To continue with, what I like to call an Evaluation, of a few of the shows playing at St Mary’s University College, this evaluation or ‘valuation’ would better suit the piece Too Loud a Solitude devised by the 2nd Year Physical Theatre Company.
A ‘free adaptation’ of the novel I Served the King of England by Bohumil Hrabal, we chart the rise of protagonist Milos (Matt Crouziéres – Old and Tuan Ly – Young) to monetary power after he becomes aquainted particularly well with some wealthy diners of the restaurant of his new found job in Old Town Prague. Milos becomes the envy of his fellow waiters as he acquires more funds for himself from the most loyal customers until, after some time, he falls in love, which inevitably becomes his downfall when he gets caught canoodling on duty by his boss, Mr Skrivánek (Shayan Ali) and loses his job. Milos and his love Lisé (Jacqueline Andrews) give birth to a child which becomes the new responsibility and here is where the story becomes a little unfocused and slightly jumbled. Milos loses Lisé to the war, his money takes a background role and he is unable to cope with the upbringing of the child.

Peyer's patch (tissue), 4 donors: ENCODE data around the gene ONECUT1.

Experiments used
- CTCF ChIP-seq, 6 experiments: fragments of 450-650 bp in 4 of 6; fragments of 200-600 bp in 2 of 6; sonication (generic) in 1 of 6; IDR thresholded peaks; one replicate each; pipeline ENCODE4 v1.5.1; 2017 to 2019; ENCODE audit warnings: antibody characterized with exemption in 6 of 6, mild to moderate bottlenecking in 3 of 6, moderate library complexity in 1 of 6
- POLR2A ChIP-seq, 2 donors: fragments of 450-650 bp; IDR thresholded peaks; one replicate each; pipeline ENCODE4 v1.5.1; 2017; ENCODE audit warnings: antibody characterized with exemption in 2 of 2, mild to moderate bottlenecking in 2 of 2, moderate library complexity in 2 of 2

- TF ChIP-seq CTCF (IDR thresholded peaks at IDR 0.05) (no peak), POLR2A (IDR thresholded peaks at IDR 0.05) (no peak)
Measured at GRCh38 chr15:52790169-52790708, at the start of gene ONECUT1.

The piece was entertaining, energetic and overall very enjoyable. The large playing space was used second to none with slick sequences of moving cubes and tossing table cloths supporting the story nicely. With a particular European style, largley influenced by director Kasia Zaremba-Byrne (those of you familiar with NIEwill be aware of the style) ideas were executed with much precision and clarity aiding undoubtedly.
The piece had it’s summation of downsides – namely the ensemble which often felt stodgy and broken, in turn hindering the piece somewhat and entertaining as it was, the entertainment only went so far as when the ending was all too predictable with no real sense of surprise. I could often sit comfortably in my chair and not feel challenged in any part of the piece, built up of sensitive storytelling, inventive images and aesthetically pleasing movement sequences and so this is where my main drawback was – What was the piece actually trying to say?
Was it disagreeing with the idea of stinking rich fat-cats or the infallible consequences of war. Perhaps it wasn’t trying to say anything and it was up to the audience to make up their minds, however, even if that was the case, I didn’t know what to think.
The piece had some excellent moments, notably the ballroom dance duet across the moving tables which was performed with class and poise and there were a few nice individual performances, although nothing outstanding. Overall, the devised piece was played with a style that has become signature of Zaremba-Byrne’s work, it is astutely watchable and this is where I found myself. It was an hour well spent, however I did leave feeling somewhat hungry, I needed something to cling onto other than some pretty pictures.